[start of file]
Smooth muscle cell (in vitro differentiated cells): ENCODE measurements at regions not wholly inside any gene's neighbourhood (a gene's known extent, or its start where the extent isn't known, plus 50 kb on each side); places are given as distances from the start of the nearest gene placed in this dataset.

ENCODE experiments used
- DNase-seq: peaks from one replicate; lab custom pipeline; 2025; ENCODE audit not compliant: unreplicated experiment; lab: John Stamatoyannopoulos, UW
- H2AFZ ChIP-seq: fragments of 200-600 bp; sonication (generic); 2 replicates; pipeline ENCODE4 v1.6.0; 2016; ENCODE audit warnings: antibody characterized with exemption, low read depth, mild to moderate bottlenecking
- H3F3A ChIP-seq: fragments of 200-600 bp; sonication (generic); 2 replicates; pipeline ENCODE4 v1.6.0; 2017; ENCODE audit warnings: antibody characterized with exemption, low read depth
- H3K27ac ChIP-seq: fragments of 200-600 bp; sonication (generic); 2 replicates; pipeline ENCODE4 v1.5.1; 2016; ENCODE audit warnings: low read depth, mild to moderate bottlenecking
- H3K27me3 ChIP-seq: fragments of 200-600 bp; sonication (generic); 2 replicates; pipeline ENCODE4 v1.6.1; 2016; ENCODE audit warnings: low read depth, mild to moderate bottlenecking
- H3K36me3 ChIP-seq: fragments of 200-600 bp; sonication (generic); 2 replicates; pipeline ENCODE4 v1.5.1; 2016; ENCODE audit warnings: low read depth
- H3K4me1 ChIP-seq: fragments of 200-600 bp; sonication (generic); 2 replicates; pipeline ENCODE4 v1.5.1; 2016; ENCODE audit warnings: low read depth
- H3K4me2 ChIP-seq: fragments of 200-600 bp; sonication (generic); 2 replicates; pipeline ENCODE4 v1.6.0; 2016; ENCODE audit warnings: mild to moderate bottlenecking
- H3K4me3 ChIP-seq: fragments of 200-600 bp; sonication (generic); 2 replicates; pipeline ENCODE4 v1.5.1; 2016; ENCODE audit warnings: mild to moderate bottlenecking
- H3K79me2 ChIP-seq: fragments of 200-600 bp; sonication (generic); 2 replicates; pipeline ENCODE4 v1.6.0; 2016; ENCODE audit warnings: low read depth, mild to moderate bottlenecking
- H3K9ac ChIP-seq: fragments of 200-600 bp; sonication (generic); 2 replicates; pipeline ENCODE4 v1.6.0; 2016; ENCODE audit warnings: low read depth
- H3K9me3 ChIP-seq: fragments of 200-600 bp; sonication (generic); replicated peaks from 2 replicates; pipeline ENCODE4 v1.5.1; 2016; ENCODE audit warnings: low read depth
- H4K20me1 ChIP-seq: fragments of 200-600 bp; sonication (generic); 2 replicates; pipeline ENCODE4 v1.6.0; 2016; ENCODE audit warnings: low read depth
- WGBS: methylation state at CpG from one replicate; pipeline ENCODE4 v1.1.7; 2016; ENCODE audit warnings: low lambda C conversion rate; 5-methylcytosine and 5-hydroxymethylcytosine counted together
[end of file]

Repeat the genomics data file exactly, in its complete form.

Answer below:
Smooth muscle cell (in vitro differentiated cells): ENCODE measurements at regions not wholly inside any gene's neighbourhood (a gene's known extent, or its start where the extent isn't known, plus 50 kb on each side); places are given as distances from the start of the nearest gene placed in this dataset.

ENCODE experiments used
- DNase-seq: peaks from one replicate; lab custom pipeline; 2025; ENCODE audit not compliant: unreplicated experiment; lab: John Stamatoyannopoulos, UW
- H2AFZ ChIP-seq: fragments of 200-600 bp; sonication (generic); 2 replicates; pipeline ENCODE4 v1.6.0; 2016; ENCODE audit warnings: antibody characterized with exemption, low read depth, mild to moderate bottlenecking
- H3F3A ChIP-seq: fragments of 200-600 bp; sonication (generic); 2 replicates; pipeline ENCODE4 v1.6.0; 2017; ENCODE audit warnings: antibody characterized with exemption, low read depth
- H3K27ac ChIP-seq: fragments of 200-600 bp; sonication (generic); 2 replicates; pipeline ENCODE4 v1.5.1; 2016; ENCODE audit warnings: low read depth, mild to moderate bottlenecking
- H3K27me3 ChIP-seq: fragments of 200-600 bp; sonication (generic); 2 replicates; pipeline ENCODE4 v1.6.1; 2016; ENCODE audit warnings: low read depth, mild to moderate bottlenecking
- H3K36me3 ChIP-seq: fragments of 200-600 bp; sonication (generic); 2 replicates; pipeline ENCODE4 v1.5.1; 2016; ENCODE audit warnings: low read depth
- H3K4me1 ChIP-seq: fragments of 200-600 bp; sonication (generic); 2 replicates; pipeline ENCODE4 v1.5.1; 2016; ENCODE audit warnings: low read depth
- H3K4me2 ChIP-seq: fragments of 200-600 bp; sonication (generic); 2 replicates; pipeline ENCODE4 v1.6.0; 2016; ENCODE audit warnings: mild to moderate bottlenecking
- H3K4me3 ChIP-seq: fragments of 200-600 bp; sonication (generic); 2 replicates; pipeline ENCODE4 v1.5.1; 2016; ENCODE audit warnings: mild to moderate bottlenecking
- H3K79me2 ChIP-seq: fragments of 200-600 bp; sonication (generic); 2 replicates; pipeline ENCODE4 v1.6.0; 2016; ENCODE audit warnings: low read depth, mild to moderate bottlenecking
- H3K9ac ChIP-seq: fragments of 200-600 bp; sonication (generic); 2 replicates; pipeline ENCODE4 v1.6.0; 2016; ENCODE audit warnings: low read depth
- H3K9me3 ChIP-seq: fragments of 200-600 bp; sonication (generic); replicated peaks from 2 replicates; pipeline ENCODE4 v1.5.1; 2016; ENCODE audit warnings: low read depth
- H4K20me1 ChIP-seq: fragments of 200-600 bp; sonication (generic); 2 replicates; pipeline ENCODE4 v1.6.0; 2016; ENCODE audit warnings: low read depth
- WGBS: methylation state at CpG from one replicate; pipeline ENCODE4 v1.1.7; 2016; ENCODE audit warnings: low lambda C conversion rate; 5-methylcytosine and 5-hydroxymethylcytosine counted together